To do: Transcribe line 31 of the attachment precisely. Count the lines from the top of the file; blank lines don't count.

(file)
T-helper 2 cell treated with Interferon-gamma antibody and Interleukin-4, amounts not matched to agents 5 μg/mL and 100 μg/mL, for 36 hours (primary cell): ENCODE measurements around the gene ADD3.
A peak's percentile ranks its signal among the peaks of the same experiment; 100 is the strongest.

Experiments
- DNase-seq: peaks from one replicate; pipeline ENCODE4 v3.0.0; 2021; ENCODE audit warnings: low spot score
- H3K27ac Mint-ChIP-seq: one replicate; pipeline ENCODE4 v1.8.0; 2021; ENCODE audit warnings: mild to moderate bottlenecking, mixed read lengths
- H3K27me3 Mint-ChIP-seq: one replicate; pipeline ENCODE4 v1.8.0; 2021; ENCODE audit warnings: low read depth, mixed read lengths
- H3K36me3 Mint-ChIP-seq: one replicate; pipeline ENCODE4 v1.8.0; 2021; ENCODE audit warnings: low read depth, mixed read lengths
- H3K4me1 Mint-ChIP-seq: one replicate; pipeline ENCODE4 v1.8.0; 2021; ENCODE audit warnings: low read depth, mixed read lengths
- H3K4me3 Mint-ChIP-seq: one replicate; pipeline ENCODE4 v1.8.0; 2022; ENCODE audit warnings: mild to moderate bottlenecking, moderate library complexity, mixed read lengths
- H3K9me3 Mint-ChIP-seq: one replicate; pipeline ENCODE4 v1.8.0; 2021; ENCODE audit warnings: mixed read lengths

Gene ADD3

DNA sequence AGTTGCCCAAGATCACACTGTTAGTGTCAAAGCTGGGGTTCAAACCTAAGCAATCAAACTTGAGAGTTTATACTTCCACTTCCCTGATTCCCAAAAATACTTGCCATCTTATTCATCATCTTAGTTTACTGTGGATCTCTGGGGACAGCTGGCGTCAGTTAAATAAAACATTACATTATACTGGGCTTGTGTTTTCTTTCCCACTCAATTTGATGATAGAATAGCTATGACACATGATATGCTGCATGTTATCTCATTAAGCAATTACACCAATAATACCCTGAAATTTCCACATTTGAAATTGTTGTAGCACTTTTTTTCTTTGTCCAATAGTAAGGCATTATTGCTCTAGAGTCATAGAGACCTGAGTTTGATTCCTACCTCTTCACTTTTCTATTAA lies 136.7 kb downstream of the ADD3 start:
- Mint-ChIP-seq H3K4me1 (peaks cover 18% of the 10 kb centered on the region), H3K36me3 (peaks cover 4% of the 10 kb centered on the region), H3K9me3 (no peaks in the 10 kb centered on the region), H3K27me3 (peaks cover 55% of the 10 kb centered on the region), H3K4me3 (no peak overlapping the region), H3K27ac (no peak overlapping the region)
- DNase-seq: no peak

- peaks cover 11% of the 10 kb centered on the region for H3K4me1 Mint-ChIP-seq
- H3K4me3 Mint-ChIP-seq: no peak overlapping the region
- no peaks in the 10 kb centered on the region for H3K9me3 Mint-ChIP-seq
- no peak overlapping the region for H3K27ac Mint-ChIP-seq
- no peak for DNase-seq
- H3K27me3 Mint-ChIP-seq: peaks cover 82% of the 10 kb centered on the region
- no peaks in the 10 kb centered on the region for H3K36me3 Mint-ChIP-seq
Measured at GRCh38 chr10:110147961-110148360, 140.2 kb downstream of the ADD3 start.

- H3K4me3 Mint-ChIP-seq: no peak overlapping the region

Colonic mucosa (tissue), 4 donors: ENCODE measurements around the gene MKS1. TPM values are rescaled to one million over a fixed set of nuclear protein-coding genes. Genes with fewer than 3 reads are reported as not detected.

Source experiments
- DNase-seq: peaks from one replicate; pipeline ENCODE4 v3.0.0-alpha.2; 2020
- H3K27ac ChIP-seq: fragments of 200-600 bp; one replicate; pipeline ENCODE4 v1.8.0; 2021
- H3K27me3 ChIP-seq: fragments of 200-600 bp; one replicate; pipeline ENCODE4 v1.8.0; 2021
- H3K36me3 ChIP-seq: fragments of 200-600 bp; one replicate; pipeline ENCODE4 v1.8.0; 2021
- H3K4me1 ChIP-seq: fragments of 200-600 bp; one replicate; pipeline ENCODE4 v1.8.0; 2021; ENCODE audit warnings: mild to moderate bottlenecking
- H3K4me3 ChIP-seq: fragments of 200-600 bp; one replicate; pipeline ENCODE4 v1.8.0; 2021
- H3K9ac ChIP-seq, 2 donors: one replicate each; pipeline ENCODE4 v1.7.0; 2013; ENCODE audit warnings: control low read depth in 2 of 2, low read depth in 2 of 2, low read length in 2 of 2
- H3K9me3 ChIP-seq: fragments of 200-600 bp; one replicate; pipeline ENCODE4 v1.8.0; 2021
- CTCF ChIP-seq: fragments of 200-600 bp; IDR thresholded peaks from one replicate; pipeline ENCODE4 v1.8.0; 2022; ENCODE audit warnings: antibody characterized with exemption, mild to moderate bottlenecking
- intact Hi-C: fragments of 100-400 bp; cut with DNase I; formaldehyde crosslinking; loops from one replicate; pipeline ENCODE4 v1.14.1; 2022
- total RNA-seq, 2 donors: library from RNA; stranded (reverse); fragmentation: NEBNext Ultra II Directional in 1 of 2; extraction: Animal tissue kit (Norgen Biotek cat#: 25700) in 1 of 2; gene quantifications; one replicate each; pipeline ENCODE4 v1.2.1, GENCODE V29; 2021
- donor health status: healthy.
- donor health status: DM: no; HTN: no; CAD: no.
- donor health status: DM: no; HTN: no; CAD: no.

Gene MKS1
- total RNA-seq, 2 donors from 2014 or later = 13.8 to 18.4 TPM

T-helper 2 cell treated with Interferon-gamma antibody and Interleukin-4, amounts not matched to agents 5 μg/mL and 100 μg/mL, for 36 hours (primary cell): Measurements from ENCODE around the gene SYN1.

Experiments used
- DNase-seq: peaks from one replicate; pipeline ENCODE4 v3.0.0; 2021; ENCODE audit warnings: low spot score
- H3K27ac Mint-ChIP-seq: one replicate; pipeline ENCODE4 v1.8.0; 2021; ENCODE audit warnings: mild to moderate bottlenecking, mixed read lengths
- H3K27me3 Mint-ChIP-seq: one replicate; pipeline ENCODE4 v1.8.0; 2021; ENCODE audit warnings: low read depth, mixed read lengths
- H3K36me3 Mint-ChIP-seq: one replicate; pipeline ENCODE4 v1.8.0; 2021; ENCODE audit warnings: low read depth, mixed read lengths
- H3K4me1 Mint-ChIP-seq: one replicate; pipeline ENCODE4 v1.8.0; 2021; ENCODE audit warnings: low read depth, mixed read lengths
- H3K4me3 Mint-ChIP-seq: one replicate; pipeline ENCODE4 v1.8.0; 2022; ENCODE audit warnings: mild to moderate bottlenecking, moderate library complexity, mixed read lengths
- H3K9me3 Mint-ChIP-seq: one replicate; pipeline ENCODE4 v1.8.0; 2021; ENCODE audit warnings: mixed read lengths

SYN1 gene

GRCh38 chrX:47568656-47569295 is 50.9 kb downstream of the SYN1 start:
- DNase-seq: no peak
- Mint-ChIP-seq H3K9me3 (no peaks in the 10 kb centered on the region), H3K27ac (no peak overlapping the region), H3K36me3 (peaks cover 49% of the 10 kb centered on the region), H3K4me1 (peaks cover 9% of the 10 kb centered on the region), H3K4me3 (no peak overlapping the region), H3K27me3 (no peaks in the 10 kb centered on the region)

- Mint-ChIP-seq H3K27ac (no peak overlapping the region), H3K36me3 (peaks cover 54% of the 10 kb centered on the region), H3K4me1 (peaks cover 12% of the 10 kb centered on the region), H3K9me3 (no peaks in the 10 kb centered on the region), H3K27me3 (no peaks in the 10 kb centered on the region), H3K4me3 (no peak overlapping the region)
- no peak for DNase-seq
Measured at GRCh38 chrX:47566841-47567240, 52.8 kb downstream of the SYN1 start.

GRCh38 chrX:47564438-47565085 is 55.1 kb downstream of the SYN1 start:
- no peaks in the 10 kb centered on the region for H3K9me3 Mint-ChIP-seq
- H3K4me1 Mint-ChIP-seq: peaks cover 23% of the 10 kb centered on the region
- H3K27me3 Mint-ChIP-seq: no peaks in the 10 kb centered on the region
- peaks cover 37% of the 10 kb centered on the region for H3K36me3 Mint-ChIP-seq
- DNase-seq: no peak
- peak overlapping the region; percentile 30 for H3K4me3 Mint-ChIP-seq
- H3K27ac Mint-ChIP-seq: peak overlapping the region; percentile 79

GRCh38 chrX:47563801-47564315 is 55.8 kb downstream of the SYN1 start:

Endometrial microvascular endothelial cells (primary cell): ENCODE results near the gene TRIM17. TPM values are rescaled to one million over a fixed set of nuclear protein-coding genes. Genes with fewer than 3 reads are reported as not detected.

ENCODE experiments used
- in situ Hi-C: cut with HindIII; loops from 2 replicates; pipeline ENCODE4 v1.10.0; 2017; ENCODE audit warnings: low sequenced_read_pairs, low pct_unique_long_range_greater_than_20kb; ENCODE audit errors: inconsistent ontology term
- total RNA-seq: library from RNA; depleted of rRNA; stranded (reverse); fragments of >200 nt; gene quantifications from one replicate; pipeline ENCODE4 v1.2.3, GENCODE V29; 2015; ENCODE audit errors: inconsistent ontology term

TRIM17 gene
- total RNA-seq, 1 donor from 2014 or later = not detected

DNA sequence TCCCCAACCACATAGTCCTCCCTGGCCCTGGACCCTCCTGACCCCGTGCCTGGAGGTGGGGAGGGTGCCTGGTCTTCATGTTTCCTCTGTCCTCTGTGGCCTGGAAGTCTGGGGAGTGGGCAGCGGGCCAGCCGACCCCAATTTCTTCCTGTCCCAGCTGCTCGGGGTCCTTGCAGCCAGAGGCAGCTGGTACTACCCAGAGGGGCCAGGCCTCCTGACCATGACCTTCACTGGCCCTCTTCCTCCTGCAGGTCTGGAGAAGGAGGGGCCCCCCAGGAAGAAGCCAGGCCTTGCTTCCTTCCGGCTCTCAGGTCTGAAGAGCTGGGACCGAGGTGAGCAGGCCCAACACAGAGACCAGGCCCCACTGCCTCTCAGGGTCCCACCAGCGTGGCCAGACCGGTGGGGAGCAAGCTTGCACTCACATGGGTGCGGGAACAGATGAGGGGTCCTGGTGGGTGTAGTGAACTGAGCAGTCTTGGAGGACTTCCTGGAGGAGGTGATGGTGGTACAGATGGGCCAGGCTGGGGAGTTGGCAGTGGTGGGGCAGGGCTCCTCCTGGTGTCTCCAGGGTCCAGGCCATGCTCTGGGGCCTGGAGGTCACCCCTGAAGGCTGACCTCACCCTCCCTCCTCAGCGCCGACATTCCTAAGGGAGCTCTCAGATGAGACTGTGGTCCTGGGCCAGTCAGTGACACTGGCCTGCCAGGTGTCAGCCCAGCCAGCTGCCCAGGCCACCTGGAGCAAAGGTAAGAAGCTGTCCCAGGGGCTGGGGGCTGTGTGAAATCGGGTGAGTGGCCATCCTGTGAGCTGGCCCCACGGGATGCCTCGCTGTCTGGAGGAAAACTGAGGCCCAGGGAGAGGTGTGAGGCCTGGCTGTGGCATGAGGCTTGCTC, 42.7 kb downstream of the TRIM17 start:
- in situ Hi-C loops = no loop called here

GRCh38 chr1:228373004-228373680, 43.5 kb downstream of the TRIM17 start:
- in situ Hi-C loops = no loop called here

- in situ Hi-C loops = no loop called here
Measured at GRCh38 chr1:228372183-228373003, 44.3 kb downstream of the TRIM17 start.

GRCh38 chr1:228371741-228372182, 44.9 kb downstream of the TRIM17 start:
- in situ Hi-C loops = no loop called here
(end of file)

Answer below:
- H3K4me3 ChIP-seq: fragments of 200-600 bp; one replicate; pipeline ENCODE4 v1.8.0; 2021